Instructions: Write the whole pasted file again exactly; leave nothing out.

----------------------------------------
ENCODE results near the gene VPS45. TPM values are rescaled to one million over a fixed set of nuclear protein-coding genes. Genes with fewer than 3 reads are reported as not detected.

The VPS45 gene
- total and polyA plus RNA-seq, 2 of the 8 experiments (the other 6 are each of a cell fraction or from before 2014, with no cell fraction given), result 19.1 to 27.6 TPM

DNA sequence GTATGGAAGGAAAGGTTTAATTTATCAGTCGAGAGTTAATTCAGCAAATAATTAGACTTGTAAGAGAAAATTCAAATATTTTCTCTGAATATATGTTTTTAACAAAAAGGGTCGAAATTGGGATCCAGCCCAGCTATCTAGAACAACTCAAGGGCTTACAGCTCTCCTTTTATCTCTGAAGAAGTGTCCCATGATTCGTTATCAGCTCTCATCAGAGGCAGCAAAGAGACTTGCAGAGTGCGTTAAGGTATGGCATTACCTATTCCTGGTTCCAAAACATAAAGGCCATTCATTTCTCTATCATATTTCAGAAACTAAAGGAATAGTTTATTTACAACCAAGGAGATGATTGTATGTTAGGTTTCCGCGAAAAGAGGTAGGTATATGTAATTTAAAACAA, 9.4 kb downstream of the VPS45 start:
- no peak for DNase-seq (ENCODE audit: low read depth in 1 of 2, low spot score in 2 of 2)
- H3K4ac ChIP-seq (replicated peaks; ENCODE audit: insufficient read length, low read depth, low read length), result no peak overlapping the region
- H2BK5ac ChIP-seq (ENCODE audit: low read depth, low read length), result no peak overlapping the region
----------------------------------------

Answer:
ENCODE results near the gene VPS45. TPM values are rescaled to one million over a fixed set of nuclear protein-coding genes. Genes with fewer than 3 reads are reported as not detected.

The VPS45 gene
- total and polyA plus RNA-seq, 2 of the 8 experiments (the other 6 are each of a cell fraction or from before 2014, with no cell fraction given), result 19.1 to 27.6 TPM

DNA sequence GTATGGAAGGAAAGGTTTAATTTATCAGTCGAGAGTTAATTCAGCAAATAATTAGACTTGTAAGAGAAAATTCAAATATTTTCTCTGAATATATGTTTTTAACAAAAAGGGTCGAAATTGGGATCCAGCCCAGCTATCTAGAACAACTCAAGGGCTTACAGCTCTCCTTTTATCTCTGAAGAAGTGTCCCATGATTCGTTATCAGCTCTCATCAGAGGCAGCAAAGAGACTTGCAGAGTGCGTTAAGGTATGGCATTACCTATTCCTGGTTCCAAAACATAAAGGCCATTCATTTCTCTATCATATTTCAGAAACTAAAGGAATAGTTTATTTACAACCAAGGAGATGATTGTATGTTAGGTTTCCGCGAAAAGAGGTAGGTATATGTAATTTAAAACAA, 9.4 kb downstream of the VPS45 start:
- no peak for DNase-seq (ENCODE audit: low read depth in 1 of 2, low spot score in 2 of 2)
- H3K4ac ChIP-seq (replicated peaks; ENCODE audit: insufficient read length, low read depth, low read length), result no peak overlapping the region
- H2BK5ac ChIP-seq (ENCODE audit: low read depth, low read length), result no peak overlapping the region